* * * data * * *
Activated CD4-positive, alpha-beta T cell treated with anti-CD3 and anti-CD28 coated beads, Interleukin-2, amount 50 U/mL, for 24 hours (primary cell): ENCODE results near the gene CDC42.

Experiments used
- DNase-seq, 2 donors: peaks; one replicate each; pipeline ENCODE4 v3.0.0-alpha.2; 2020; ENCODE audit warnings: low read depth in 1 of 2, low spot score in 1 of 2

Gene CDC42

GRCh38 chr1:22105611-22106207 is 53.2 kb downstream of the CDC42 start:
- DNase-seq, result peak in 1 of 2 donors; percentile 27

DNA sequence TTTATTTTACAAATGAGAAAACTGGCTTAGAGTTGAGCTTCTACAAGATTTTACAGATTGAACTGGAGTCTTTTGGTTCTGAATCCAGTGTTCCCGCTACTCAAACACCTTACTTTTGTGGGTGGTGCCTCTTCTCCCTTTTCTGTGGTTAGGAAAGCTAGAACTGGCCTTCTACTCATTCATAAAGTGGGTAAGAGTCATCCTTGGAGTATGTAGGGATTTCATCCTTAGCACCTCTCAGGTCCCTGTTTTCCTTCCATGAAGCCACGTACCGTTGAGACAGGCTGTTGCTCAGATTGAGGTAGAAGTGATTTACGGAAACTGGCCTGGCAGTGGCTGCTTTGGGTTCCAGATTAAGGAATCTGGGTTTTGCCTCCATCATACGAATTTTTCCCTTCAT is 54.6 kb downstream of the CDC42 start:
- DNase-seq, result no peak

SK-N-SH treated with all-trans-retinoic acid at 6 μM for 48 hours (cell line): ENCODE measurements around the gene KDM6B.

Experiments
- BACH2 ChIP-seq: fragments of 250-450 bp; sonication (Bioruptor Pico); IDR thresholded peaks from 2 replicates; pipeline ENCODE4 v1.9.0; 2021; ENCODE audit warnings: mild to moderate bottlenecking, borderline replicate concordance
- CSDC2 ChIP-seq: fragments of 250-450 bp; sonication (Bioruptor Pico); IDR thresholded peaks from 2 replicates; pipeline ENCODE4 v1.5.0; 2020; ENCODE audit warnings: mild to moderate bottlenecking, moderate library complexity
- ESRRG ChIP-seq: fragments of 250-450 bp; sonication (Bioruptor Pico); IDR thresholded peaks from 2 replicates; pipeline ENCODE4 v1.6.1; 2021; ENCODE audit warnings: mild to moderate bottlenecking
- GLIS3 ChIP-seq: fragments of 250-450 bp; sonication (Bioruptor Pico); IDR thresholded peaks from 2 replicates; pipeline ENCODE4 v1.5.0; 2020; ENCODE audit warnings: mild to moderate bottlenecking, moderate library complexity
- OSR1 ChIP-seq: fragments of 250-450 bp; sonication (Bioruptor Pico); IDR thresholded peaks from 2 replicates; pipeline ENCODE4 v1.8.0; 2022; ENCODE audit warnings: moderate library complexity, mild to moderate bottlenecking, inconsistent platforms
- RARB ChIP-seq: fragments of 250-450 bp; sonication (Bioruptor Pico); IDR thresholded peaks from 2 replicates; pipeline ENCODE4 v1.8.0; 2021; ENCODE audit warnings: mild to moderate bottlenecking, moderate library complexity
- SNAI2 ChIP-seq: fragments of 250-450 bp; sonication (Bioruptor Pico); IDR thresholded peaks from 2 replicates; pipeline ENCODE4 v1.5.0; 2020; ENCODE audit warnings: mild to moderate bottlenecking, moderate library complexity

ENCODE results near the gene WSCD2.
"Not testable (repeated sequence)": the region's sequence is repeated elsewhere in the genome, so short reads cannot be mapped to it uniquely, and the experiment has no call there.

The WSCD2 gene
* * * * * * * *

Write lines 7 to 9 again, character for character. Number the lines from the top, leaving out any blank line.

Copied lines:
DNA sequence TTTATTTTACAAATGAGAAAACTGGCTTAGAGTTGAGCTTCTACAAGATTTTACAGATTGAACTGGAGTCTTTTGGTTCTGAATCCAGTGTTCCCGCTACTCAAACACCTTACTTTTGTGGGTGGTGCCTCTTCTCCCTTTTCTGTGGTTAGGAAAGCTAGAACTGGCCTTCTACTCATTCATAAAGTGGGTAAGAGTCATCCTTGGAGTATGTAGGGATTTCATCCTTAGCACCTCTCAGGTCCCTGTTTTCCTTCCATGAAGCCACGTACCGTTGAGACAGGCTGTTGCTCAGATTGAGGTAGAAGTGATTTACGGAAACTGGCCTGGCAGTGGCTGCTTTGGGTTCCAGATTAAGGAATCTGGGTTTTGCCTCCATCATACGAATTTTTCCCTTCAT is 54.6 kb downstream of the CDC42 start:
- DNase-seq, result no peak

SK-N-SH treated with all-trans-retinoic acid at 6 μM for 48 hours (cell line): ENCODE measurements around the gene KDM6B.